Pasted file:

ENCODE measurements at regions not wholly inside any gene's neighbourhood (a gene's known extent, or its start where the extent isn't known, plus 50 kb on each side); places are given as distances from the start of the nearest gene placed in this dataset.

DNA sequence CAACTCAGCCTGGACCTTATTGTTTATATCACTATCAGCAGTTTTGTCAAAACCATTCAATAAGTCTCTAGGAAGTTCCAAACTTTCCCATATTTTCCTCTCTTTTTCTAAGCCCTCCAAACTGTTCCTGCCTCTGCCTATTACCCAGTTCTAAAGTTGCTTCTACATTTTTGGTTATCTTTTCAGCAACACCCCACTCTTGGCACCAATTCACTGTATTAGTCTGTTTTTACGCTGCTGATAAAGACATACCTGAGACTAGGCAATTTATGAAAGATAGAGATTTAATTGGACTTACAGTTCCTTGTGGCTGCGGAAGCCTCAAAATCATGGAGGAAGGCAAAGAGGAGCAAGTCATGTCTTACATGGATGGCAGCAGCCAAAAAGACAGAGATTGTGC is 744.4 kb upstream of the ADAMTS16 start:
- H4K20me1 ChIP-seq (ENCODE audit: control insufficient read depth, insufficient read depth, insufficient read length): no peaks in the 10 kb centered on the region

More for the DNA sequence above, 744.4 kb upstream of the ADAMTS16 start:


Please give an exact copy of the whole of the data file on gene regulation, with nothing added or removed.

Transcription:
ENCODE measurements at regions not wholly inside any gene's neighbourhood (a gene's known extent, or its start where the extent isn't known, plus 50 kb on each side); places are given as distances from the start of the nearest gene placed in this dataset.

DNA sequence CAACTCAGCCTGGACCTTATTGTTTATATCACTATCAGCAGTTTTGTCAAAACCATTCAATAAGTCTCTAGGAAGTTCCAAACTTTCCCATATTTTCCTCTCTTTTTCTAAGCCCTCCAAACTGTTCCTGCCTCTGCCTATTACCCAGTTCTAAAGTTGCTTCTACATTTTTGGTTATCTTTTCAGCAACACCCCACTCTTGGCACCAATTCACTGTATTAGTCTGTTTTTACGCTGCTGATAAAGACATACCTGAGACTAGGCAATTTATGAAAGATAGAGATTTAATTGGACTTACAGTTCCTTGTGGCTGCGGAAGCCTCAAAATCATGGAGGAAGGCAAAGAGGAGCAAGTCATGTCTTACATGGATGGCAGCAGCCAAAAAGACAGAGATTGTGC is 744.4 kb upstream of the ADAMTS16 start:
- H4K20me1 ChIP-seq (ENCODE audit: control insufficient read depth, insufficient read depth, insufficient read length): no peaks in the 10 kb centered on the region

More for the DNA sequence above, 744.4 kb upstream of the ADAMTS16 start: